In the electrical appliance manufacturing industry, the following IEC protection classes are defined in IEC 61140 and used to differentiate between the protective-earth connection requirements of devices. These appliances must have their chassis connected to electrical earth.
These appliances have no protective-earth connection and feature only a single level of insulation between live parts and exposed metalwork. If permitted at all, Class 0 items are intended for use in dry areas only. A single fault could cause an electric shock or other dangerous occurrence, without triggering the automatic operation of any fuse or circuit breaker. Sales of such items have been prohibited in much of the world for safety reasons, for example in the UK by Section 8 of The Low Voltage Electrical Equipment (Safety) Regulations 1989 and New Zealand by the Electricity Act. A typical example of a Class 0 appliance is the old style of Christmas fairy lights. However, equipment of this class is common in some 110 V countries, and in much of the 220 V developing world, whether permitted officially or not. These appliances do not have their chassis connected to electrical earth.
These appliances must have their chassis connected to electrical earth (US: ground) by a separate earth conductor (coloured green/yellow in most countries, green in the US, Canada and Japan). The earth connection is achieved with a 3-conductor mains cable, typically ending with 3-prong AC connector which plugs into a corresponding AC outlet. The basic requirement is that no single failure can result in dangerous voltage becoming exposed so that it might cause an electric shock and that if a fault occurs the supply will be removed automatically (this is sometimes referred to as ADS = Automatic Disconnection of Supply).
A fault in the appliance which causes a live conductor to contact the casing will cause a current to flow in the earth conductor. If large enough, this current will trip an over-current device (fuse or circuit breaker (CB)) and disconnect the supply. The disconnection time has to be fast enough not to allow fibrillation to start if a person is in contact with the casing at the time. This time and the current rating in turn sets a maximum earth resistance permissible. To provide supplementary protection against high-impedance faults it is common to recommend a residual-current device (RCD) also known as a residual current circuit breaker (RCCB), ground fault circuit interrupter (GFCI), or residual current operated circuit-breaker with integral over-current protection (RCBO), which will cut off the supply of electricity to the appliance if the currents in the two poles of the supply are not equal and opposite.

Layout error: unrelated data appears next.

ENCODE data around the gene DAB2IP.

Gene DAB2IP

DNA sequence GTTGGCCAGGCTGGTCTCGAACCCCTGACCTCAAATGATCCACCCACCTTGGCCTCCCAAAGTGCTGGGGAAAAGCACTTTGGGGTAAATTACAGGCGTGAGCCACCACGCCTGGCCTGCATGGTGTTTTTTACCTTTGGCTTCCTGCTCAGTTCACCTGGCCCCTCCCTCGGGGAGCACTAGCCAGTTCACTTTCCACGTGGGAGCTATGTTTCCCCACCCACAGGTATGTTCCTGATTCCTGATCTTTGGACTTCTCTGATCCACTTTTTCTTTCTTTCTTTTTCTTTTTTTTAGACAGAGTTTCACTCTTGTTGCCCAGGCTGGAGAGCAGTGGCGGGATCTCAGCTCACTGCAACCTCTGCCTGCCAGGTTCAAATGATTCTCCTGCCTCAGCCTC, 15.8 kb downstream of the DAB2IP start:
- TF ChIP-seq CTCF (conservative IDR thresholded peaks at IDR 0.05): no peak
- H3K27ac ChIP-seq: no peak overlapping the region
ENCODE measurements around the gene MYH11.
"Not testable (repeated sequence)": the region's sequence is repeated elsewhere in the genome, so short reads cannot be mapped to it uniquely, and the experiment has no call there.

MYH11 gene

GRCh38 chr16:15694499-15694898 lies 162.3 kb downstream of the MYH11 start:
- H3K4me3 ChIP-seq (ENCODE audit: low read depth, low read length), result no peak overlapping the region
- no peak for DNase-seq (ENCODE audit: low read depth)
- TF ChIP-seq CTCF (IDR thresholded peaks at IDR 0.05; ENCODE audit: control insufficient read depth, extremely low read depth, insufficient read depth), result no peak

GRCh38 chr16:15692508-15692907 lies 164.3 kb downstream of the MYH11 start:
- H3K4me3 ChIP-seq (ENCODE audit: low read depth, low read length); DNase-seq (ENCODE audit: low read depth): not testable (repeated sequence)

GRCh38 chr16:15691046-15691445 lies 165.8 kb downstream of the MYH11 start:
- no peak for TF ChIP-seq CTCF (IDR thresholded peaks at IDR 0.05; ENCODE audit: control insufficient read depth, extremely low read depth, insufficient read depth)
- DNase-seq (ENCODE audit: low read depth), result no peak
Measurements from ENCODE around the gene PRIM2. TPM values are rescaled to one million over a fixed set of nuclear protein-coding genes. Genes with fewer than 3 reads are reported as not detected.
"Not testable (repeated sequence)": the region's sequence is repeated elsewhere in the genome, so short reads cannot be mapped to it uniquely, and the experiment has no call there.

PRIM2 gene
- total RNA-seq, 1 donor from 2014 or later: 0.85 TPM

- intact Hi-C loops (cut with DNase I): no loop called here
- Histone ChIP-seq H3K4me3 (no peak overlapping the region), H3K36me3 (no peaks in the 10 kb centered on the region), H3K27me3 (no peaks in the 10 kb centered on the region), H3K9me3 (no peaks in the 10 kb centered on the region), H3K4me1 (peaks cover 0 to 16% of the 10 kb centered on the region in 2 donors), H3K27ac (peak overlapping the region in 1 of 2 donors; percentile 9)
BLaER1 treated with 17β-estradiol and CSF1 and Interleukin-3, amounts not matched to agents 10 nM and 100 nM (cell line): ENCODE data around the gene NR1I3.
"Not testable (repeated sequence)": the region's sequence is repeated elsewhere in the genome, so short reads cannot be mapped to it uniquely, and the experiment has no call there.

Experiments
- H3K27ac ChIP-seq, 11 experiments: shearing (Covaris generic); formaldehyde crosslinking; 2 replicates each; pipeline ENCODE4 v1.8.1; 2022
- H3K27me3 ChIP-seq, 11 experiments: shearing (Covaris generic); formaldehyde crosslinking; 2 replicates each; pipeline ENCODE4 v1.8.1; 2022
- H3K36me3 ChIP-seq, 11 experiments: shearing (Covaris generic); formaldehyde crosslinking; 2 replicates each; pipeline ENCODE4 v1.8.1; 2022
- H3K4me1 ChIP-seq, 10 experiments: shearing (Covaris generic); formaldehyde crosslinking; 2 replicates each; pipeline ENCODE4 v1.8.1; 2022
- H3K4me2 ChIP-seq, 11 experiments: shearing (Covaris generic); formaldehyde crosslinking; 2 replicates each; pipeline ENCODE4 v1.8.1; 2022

Electrical installations where the chassis is connected to earth with a separate terminal, instead of via the mains cable. In effect this provides the same automatic disconnection as Class I, for equipment that otherwise would be Class 0
The basic requirement is that no single failure can result in dangerous voltage becoming exposed so that it might cause an electric shock and that this is achieved without relying on an earthed metal casing. This is usually achieved at least in part by having at least two layers of insulating material between live parts and the user, or by using reinforced insulation.
In Europe, a double insulated appliance must be labelled Class II or double insulated or bear the double insulation symbol (a square inside another square).
Insulated AC/DC power supplies (such as cell-phone chargers) are typically designated as Class II, meaning that the DC output wires are isolated from the AC input. The designation "Class II" should not be confused with the designation "Class 2", as the latter is unrelated to insulation (it originates from standard UL 1310, setting limits on maximum output voltage/current/power).
A Class III appliance is designed to be supplied from a separated/safety extra-low voltage (SELV) power source. The voltage from a SELV supply is low enough that under normal conditions a person can safely come into contact with it without risk of electrical shock. The extra safety features built into Class I and Class II appliances are therefore not required. For medical devices, compliance with Class III is not considered sufficient protection, and further more-stringent regulations apply to such equipment.
- IEC 61140: Protection against electric shock — Common aspects for installation and equipment. International Electrotechnical Commission. 2001. (formerly: IEC 536-2: Classification of electrical and electronic equipment with regard to protection against electric shock, 1992)
- BS 2754 : 1976 (1999): Memorandum. Construction of electrical equipment for protection against electric shock.